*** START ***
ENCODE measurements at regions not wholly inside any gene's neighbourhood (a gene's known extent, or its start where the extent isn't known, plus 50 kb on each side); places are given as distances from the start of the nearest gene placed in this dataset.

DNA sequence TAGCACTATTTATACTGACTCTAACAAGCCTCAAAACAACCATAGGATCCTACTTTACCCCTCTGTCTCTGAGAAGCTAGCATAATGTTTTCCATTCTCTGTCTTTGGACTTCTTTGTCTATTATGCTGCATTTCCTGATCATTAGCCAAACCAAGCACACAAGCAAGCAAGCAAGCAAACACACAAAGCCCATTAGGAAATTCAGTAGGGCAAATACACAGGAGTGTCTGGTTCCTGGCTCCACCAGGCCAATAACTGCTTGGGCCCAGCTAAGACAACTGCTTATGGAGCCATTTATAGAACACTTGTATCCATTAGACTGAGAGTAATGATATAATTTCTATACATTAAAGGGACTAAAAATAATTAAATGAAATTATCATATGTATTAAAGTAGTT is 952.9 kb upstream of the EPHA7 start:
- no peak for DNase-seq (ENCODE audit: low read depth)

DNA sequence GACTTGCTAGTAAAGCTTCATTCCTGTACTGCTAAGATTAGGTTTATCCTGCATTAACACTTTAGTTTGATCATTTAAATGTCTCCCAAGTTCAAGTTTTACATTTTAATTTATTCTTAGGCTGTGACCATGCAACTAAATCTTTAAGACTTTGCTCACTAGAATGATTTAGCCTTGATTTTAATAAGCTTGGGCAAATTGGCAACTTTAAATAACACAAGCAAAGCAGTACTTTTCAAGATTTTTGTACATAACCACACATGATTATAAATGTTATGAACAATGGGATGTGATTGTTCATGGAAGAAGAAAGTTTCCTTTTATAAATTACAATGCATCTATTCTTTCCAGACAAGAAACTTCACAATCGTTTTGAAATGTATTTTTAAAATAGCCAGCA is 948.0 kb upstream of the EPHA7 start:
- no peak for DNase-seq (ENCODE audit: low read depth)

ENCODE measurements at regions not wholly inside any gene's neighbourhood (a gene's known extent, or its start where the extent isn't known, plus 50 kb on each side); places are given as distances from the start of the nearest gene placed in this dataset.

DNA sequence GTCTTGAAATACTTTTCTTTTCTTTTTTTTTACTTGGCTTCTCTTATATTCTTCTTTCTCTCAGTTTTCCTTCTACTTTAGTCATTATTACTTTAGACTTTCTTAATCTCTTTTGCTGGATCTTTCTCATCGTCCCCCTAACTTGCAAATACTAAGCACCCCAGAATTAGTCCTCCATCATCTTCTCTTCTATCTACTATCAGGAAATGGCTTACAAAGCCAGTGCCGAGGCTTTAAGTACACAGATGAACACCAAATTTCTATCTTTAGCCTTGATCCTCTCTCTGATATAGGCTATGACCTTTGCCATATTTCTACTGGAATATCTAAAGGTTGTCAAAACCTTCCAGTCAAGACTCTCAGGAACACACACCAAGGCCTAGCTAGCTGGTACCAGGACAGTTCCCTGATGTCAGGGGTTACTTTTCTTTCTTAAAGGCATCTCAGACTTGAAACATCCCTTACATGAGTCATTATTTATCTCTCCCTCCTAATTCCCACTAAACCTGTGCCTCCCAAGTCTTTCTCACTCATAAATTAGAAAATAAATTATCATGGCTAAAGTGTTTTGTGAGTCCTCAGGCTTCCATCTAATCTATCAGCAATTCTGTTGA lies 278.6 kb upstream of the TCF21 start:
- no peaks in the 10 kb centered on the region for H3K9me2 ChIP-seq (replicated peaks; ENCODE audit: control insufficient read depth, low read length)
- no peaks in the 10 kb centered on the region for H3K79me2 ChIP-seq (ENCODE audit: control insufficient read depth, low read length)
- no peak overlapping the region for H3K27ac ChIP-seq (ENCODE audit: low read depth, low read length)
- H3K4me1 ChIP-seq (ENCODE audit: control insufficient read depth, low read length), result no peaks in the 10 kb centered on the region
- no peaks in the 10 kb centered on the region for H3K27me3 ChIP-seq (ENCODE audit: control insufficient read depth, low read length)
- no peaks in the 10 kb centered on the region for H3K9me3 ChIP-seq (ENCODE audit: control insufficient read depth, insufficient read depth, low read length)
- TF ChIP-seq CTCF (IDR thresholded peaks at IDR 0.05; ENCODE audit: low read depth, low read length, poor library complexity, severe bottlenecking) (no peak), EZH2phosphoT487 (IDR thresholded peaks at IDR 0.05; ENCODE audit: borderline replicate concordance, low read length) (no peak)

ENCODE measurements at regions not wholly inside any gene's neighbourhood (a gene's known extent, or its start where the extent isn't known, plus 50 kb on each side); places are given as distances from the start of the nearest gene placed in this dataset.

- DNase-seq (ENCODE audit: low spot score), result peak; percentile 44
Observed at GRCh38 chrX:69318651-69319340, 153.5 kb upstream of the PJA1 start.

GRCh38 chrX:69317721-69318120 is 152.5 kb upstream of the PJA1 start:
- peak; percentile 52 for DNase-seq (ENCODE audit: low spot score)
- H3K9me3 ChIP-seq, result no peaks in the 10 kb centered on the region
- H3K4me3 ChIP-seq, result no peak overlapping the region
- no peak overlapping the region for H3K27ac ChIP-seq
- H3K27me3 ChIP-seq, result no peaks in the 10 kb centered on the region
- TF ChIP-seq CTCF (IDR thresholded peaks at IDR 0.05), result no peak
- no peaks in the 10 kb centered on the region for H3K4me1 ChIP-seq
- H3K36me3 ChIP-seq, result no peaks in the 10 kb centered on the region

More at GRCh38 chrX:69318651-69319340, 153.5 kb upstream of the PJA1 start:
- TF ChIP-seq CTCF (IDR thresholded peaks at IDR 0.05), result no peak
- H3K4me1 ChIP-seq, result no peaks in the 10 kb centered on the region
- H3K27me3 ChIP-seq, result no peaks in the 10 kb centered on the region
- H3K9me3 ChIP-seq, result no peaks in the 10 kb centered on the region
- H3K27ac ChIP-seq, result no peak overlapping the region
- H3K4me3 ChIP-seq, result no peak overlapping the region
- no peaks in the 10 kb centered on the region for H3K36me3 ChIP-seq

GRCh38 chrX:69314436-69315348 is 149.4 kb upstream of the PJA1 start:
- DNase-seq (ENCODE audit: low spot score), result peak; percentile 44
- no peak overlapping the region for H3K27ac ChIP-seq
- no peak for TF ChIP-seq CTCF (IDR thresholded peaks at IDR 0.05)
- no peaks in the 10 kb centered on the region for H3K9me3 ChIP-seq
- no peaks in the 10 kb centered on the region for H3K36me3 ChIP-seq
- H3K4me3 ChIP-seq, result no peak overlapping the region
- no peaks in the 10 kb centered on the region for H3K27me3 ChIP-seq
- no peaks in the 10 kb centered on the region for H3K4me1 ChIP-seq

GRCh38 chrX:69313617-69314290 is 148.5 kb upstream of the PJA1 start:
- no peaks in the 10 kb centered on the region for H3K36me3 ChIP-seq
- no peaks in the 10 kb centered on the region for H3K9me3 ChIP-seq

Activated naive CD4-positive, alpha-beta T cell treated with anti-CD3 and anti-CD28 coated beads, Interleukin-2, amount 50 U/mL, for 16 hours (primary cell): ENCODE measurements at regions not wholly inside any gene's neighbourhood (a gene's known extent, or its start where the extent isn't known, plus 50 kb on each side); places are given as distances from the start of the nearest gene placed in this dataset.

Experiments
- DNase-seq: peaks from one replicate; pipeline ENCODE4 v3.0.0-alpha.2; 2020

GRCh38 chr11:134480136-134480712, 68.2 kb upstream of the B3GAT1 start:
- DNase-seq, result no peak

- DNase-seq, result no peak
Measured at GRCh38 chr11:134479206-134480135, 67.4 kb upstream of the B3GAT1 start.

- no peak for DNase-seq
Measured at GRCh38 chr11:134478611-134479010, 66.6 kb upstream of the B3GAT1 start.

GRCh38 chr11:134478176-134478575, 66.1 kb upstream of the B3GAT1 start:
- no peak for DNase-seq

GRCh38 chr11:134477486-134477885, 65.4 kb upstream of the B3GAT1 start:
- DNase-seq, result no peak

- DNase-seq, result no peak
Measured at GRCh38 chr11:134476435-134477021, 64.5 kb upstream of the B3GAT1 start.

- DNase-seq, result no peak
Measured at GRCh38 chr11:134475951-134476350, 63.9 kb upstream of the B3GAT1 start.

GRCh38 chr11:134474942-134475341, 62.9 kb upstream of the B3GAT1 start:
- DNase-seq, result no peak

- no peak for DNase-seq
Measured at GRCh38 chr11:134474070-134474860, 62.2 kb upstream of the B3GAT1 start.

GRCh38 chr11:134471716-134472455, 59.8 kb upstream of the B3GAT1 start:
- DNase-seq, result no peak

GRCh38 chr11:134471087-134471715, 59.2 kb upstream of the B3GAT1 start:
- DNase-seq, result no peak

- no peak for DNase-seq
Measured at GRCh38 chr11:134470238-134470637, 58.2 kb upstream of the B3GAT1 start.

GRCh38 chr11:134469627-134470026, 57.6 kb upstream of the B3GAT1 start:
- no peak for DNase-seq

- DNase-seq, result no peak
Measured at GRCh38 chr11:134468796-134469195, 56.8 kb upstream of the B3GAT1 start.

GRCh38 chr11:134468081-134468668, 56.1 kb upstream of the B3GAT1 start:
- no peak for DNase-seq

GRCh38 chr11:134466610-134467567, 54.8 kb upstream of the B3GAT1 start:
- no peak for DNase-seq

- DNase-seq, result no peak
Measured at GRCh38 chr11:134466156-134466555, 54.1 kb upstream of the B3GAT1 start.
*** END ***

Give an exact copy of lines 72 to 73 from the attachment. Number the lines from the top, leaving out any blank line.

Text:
- no peak for DNase-seq
Measured at GRCh38 chr11:134470238-134470637, 58.2 kb upstream of the B3GAT1 start.